Kyabje Dorje Chang Kalu Rinpoche was a yogi, scholar, and one of the great meditation masters of the Buddhist tradition. His teachings were sought by lamas of all four schools of Buddhism in Tibet. Lineage holder of the Shangpa Kagyu tradition and senior Meditation Master of the Karma Kagyu tradition, he was foremost in spreading the Dharma to the West and establishing Dharma and facilities for Westerners to undertake the traditional three-year retreat.
Kyabje Dorje Chang Kalu Rinpoche was born in 1905 in the district of Treshö Gang chi Rawa in the Hor region of Kham, eastern Tibet. His father, Karma Lekshe Drayang, the Thirteenth Ratak Palzang Tulku, was noted for his skill in the practice of medicine, his literary accomplishments and his mastery of Vajrayana meditation practice. He and his wife, Drolkar Chung Chung, Rinpoche’s mother, were students of Jamgon Kongtrul Lodrö Thaye, Jamyang Khyentse Wangpo, and Mipham Rinpoche—great leaders of the nineteenth century ri me movement which revitalized Buddhism in Tibet by minimizing sectarian differences and stressing the importance of meditation, the common ground of all lineages.
Both of Kalu Rinpoche’s parents were devoted to practice and undertook a religious retreat immediately after their marriage. They saw little of each other during this period, but one night both dreamed that they were visited by their deceased teacher, Jamgon Kongtrul, who announced that he was coming to stay with them and asked to be given a room. Not long afterwards, Drolkar Chung Chung discovered she was pregnant.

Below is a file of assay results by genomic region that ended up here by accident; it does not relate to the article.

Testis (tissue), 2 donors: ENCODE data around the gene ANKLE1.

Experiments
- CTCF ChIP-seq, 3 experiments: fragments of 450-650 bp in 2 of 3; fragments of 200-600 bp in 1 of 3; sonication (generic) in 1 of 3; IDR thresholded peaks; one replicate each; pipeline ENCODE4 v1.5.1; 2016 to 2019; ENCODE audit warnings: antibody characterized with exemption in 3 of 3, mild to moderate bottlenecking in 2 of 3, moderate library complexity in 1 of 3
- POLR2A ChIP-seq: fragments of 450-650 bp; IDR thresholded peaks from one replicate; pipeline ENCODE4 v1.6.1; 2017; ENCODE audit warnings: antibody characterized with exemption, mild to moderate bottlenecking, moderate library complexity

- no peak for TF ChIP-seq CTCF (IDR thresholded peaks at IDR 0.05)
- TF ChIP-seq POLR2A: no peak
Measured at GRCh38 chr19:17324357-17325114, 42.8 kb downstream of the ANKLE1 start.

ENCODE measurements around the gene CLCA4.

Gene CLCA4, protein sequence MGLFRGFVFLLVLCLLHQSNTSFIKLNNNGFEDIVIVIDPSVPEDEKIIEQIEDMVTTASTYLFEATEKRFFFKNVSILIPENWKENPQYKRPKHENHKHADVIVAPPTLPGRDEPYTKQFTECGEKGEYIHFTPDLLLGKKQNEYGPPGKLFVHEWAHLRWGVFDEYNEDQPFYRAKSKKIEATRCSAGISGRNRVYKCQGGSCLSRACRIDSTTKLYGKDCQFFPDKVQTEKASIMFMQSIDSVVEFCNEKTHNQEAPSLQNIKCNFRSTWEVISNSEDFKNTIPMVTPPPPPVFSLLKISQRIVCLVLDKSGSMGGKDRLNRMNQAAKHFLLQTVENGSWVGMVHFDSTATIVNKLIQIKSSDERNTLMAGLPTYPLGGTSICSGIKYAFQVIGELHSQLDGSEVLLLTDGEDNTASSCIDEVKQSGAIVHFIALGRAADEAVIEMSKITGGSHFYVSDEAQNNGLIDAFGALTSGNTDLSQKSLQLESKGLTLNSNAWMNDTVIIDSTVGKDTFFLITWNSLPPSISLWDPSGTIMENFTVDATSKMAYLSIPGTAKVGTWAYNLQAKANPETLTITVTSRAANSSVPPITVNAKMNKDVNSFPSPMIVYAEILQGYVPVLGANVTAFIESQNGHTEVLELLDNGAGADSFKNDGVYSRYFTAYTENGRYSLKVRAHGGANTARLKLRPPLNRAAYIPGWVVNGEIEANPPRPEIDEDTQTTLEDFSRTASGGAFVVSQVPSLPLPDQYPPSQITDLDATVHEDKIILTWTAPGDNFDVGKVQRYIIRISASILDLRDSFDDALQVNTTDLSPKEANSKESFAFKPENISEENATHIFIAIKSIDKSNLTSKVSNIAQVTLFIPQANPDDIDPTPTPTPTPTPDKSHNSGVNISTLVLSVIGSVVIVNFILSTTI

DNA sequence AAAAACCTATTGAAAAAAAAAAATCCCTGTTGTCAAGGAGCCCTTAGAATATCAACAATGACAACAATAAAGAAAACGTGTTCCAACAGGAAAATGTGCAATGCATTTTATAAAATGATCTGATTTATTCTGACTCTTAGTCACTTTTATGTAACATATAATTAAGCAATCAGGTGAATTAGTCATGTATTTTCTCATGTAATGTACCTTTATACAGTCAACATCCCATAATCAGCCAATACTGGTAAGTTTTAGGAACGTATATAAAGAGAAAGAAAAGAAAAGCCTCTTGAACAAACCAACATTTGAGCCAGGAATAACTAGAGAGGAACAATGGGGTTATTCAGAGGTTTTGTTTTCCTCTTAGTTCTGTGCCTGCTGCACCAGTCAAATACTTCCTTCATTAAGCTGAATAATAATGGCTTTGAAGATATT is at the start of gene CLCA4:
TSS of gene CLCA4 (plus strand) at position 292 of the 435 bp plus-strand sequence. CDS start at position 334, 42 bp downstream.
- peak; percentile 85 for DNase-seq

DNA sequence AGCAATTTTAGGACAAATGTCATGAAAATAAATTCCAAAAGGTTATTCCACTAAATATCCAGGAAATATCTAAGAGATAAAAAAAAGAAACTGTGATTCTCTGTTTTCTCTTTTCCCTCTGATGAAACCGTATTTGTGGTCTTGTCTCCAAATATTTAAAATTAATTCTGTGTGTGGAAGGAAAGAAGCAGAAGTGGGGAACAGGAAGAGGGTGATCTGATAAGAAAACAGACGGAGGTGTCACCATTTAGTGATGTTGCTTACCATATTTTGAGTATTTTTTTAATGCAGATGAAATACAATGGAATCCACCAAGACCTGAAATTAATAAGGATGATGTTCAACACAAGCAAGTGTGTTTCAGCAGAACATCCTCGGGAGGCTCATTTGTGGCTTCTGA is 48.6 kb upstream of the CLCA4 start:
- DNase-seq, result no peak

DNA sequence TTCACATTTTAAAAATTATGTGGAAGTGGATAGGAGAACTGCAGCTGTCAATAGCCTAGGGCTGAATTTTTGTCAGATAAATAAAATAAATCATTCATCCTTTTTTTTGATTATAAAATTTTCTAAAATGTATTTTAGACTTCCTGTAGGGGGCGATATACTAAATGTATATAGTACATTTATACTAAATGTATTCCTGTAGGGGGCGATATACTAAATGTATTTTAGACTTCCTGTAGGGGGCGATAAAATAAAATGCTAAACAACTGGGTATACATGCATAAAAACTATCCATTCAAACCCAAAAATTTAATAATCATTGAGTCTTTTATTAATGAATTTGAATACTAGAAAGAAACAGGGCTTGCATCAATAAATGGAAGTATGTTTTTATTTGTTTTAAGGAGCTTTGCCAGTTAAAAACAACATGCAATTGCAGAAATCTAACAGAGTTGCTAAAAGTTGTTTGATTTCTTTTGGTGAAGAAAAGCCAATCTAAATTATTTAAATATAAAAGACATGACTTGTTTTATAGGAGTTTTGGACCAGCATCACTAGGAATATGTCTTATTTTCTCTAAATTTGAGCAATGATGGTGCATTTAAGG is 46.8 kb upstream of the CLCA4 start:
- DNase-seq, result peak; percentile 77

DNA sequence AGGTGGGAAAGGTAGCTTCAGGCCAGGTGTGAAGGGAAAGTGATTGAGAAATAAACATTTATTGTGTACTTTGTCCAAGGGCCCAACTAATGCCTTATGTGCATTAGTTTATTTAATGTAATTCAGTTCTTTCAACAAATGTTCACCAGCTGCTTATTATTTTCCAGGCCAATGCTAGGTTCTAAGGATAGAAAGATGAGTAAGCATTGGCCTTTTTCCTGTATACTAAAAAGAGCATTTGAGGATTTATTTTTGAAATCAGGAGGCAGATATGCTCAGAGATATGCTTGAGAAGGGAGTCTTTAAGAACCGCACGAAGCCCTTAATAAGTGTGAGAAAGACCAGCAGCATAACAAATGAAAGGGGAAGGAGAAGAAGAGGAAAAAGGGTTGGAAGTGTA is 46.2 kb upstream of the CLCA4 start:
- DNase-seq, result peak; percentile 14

One day while gathering medicinal herbs with her husband, Drolkar Chung Chung realized she was about to give birth. As they hurried back to their house, they saw the sky filled with rainbows. Relatives reported that the baby chanted Om Mani Peme Hung as soon as he was born, and sat in the seven-point posture, gazing around him compassionately.
Such portents were interpreted in the neighboring countryside as signaling the birth of a special incarnation (Tib. tulku). Conventionally, a tulku would have been raised in a monastery at the earliest possible age, but Kalu Rinpoche’s father refused to follow this course. If the boy were not a high incarnation, he said, the training would be wasted; if he were, he would be quite capable of seeking the appropriate teachers and education for himself. That is just what he did.
As a youth, Kalu Rinpoche had by nature no interest in worldly concerns and yearned only to practice meditation in isolated places. He displayed keen intelligence, strong devotion, and compassion towards every living being. He would stop to bless even the smallest insect. His father, skilled in the five traditional sciences, trained Kalu Rinpoche himself, making sure that Kalu Rinpoche rose early each morning and exerted himself in his studies and Dharma practice. He knew that his son possessed exceptional qualities and believed he would become a second Milarepa.